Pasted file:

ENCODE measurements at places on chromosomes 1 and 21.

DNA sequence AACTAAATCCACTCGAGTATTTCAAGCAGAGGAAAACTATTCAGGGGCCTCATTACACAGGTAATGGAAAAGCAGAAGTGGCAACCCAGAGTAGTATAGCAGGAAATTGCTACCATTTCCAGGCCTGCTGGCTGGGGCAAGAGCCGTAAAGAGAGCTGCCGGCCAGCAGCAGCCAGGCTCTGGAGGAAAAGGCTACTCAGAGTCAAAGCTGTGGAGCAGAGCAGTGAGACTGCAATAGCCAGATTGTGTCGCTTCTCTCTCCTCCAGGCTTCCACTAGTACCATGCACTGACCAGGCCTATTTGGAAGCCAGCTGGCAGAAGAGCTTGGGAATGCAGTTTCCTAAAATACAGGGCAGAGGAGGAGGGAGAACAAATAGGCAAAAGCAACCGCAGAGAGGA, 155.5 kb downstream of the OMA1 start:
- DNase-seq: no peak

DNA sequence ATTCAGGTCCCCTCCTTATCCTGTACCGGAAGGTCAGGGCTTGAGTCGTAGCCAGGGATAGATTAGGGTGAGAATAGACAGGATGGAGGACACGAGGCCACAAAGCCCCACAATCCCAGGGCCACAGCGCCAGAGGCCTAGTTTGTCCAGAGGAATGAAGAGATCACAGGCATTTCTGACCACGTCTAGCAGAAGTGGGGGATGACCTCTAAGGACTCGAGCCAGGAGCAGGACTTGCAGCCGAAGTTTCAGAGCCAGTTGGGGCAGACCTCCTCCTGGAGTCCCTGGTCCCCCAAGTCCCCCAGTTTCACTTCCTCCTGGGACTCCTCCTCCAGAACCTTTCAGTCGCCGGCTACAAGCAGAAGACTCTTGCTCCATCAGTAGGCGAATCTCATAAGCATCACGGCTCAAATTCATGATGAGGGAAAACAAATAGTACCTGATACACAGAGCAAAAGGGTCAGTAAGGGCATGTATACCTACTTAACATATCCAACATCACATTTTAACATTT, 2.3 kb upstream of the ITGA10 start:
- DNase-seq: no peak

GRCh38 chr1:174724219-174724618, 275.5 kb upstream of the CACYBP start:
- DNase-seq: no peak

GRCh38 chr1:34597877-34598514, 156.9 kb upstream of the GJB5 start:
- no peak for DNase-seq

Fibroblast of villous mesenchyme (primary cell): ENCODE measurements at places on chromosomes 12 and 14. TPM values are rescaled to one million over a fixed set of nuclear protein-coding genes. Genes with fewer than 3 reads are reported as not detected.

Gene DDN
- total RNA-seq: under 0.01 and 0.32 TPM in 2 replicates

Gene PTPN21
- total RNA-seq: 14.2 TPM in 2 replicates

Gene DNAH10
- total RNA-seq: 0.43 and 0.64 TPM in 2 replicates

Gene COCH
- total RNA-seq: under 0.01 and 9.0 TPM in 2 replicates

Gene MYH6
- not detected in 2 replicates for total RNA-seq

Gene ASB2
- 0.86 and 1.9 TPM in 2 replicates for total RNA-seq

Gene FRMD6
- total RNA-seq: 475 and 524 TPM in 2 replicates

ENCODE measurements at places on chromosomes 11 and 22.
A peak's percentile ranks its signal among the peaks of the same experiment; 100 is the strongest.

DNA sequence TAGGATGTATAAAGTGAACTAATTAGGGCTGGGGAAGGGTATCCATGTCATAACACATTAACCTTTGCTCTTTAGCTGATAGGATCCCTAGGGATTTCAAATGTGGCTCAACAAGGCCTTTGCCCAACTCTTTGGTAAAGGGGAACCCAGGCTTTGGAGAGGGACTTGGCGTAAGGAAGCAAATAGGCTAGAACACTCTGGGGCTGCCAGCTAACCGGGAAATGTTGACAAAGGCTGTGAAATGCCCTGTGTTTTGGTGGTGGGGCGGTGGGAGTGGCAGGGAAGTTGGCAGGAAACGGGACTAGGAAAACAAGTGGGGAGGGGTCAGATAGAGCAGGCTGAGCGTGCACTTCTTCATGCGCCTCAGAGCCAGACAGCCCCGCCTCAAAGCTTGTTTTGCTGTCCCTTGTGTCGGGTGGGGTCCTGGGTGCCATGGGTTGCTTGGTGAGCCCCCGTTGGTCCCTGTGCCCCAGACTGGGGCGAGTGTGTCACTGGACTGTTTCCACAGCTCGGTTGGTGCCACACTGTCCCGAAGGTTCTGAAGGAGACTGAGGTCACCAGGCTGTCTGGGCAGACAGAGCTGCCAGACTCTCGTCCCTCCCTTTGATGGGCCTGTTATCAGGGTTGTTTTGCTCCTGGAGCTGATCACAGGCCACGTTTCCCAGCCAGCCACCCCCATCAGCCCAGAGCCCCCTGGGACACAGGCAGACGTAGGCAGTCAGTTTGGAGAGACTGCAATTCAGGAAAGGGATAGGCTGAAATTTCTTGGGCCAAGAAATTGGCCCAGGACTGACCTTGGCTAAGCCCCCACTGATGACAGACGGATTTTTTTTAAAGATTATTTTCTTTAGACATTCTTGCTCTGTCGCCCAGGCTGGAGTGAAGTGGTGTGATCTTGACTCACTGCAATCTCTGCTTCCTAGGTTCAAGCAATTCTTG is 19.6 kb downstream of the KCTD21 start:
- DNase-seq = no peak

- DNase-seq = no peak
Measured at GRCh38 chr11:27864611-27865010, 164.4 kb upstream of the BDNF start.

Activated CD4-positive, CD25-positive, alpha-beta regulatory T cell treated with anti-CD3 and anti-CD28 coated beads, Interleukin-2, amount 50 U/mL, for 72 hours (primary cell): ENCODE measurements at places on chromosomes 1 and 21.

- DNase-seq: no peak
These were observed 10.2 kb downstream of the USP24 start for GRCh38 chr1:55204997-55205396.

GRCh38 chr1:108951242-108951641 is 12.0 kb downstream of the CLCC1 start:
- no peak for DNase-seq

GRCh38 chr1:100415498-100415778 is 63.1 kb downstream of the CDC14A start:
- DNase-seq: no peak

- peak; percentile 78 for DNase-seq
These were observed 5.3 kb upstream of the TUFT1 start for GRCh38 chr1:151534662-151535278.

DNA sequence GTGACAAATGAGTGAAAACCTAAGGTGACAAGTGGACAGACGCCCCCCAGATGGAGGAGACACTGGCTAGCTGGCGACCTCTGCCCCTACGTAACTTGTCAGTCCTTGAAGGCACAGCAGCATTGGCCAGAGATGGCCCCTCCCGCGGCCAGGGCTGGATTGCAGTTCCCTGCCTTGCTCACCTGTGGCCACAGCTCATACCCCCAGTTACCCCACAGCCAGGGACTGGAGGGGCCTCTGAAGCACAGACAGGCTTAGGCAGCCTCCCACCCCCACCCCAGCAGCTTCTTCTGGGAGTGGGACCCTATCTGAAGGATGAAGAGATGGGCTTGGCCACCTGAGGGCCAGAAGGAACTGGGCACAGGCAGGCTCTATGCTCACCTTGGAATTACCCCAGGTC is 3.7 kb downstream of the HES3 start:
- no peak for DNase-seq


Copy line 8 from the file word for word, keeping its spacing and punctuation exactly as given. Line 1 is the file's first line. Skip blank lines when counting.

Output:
GRCh38 chr1:34597877-34598514, 156.9 kb upstream of the GJB5 start: